You review the magnetic resonance imaging (MRI) scan of a patient who presented with headaches after head trauma. No brain injury is present, but a mass is visible in the pituitary gland — a pituitary incidentaloma, or asymptomatic mass in the pituitary gland found on imaging done for an unrelated reason. What tests, if any, should you obtain? Does the pituitary mass need treatment, or may it be monitored rather than treated?
Todd B. Nippoldt, M.D., of the Division of Endocrinology, Diabetes, Metabolism, and Nutrition at Mayo Clinic in Minnesota says that to answer these questions and to develop rational recommendations for the testing and follow-up of a patient with a pituitary incidentaloma, the physician needs to:
Autopsy and head MRI studies indicate that the prevalence of incidentally discovered pituitary masses is approximately 10%. Most pituitary incidentalomas are less than 1 cm in largest diameter and prove to be pituitary adenomas or Rathke cleft cysts.
Dr. Nippoldt explains, "Prolactin-producing pituitary adenomas are common (12% to 28%) in patients with pituitary incidentalomas. Prolactinomas have potential for morbidity, testing is easy, and treatment is safe and effective."
The incidence of growth hormone (GH) production by an incidentally found pituitary mass is between 2% and 8%. Patients whose pituitary incidentaloma is detected early in the course of disease may have GH-related symptoms and physical findings that are subtle. There is potential for serious morbidity and increased risk of death, however, when GH excess goes undiagnosed. In addition, the likelihood of surgical cure for a GH-secreting pituitary adenoma is increased when the tumor is small.
Dr. Nippoldt notes that although 1% of the pituitary adenomas detected at autopsy are corticotroph adenomas, no instances of corticotropin excess have been reported in clinical studies of pituitary incidentaloma.
Cushing disease is a serious disorder, but testing for corticotropin excess in asymptomatic patients with pituitary incidentaloma is not recommended because of the low prevalence of disease and the high false-positive rates associated with the case detection tests used for this disorder.
Gonadotroph cell adenomas represent approximately 4% of pituitary adenomas discovered at autopsy. Most gonadotroph cell adenomas do not hypersecrete luteinizing hormone or follicle-stimulating hormone. Thus, there is no reliable preoperative biochemical test to detect gonadotroph adenomas.
Thyrotropin (TSH)-secreting pituitary adenomas are exceedingly rare, and none have been reported in clinical or autopsy series of incidentally found masses. Patients with TSH-secreting pituitary tumors usually present with signs and symptoms of hyperthyroidism.
Pituitary microadenomas (d10 mm in largest diameter) have a very low probability of being associated with hormonal hypofunction of the neighboring pituitary gland. Most studies report an incidence of 0%. Macroadenomas (>10 mm in largest diameter), however, are frequently (15% to 57%) associated with varying degrees of pituitary hypofunction.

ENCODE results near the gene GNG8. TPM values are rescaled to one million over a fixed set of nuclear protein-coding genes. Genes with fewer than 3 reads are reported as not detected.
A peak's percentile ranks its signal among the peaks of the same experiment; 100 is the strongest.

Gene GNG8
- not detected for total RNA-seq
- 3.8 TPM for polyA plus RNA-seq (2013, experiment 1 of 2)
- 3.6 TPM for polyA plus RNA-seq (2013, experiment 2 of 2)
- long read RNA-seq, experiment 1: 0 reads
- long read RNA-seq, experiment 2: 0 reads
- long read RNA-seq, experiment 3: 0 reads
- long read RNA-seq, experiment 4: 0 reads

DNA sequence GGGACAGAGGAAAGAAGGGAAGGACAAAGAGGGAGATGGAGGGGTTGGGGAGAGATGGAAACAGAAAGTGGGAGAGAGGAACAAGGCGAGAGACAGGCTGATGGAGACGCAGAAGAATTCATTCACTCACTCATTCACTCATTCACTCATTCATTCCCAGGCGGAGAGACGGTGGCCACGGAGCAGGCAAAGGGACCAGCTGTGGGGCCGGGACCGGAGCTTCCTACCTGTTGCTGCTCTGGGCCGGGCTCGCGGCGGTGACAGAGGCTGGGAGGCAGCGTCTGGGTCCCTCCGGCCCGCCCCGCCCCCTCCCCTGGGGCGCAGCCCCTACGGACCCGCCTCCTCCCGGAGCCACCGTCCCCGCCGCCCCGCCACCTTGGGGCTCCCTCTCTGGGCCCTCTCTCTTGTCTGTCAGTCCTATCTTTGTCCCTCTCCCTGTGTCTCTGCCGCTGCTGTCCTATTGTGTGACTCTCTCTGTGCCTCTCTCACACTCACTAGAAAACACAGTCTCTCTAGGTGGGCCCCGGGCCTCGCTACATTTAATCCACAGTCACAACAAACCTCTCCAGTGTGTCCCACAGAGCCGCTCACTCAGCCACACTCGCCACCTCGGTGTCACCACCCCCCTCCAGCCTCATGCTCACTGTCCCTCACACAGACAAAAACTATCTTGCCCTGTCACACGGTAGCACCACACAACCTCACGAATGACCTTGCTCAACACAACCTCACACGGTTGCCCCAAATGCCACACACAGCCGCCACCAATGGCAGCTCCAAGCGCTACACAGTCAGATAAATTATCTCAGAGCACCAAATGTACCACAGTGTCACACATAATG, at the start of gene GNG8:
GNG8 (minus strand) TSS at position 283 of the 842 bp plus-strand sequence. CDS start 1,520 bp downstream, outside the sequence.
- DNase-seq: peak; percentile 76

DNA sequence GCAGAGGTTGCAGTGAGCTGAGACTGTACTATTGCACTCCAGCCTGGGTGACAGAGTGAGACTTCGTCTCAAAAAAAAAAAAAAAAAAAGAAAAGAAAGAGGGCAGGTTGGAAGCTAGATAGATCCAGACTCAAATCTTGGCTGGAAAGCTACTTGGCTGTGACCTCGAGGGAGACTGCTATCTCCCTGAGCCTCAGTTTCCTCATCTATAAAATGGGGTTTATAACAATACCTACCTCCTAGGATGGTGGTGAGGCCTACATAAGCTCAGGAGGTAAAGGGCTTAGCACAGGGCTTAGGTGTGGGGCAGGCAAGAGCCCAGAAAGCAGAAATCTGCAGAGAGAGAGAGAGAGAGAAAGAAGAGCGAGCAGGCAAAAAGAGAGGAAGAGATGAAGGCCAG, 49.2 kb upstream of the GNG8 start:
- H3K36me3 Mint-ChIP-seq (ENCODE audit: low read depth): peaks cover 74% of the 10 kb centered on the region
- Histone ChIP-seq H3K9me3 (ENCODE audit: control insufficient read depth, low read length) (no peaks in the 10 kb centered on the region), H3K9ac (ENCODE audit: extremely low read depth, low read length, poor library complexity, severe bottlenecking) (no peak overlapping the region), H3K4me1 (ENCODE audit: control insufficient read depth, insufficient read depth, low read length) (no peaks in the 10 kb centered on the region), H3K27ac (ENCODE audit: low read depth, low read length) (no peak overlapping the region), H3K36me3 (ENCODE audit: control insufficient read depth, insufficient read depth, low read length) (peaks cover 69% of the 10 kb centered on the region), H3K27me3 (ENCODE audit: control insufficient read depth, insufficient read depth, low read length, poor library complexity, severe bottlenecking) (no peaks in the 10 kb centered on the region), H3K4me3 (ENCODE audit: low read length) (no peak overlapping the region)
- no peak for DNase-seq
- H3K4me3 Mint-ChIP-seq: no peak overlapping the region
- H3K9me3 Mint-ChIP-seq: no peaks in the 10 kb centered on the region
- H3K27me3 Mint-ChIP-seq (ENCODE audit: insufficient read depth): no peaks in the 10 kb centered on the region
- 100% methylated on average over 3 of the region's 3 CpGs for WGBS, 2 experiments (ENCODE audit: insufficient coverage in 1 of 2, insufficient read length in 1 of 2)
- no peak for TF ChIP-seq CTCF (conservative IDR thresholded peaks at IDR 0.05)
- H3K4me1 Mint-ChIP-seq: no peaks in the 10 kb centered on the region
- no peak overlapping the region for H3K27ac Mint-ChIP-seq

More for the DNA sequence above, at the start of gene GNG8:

Both microadenomas and macroadenomas have the potential to increase in size over time. Growth may occur after several years of apparent stability. Growth of a macroadenoma is more likely to be detected (up to 50% enlarge) during imaging follow-up than growth of a microadenoma (up to 22% enlarge). Any increase in the size of a macroadenoma is associated with an increased probability of clinically important mass effects such as hypopituitarism and vision loss.
Dr. Nippoldt advises, "To exclude excess hormone production, measurement of prolactin and insulinlike growth factor 1 (IGF-1) should be obtained for all patients with pituitary incidentalomas." See recommended laboratory studies table.
Laboratory testing to exclude pituitary hormone deficiencies is not needed for patients with microadenomas. The following blood tests, however, should be obtained for patients with macroadenomas:
With regard to gonadal function, a menstrual history should be obtained for women and serum testosterone concentration should be measured for men. The physician should keep in mind that baseline blood levels of cortisol and IGF-1 may not be sufficient to indicate normalcy or deficiency and that dynamic studies may be necessary. Quantitative perimetry to assess visual fields should be obtained when a macroadenoma is near or in contact with the optic chiasm.
According to Dr. Nippoldt, observation is appropriate when there is no evidence of pituitary hormone hyperfunction or hypofunction and when the pituitary mass is not causing or threatening vision loss. Reevaluation with pituitary-directed MRI should be completed 6 to 12 months after the initial scan, annually for 2 to 4 years, and periodically thereafter.
All follow-up scans should be compared with the baseline scan in addition to the prior scan, since slow changes in size may not be appreciated from one year to the next. The follow-up for pituitary macroadenomas should also include formal visual field assessment, since the decision to remove a nonfunctioning macroadenoma rests primarily on the development or risk of vision loss.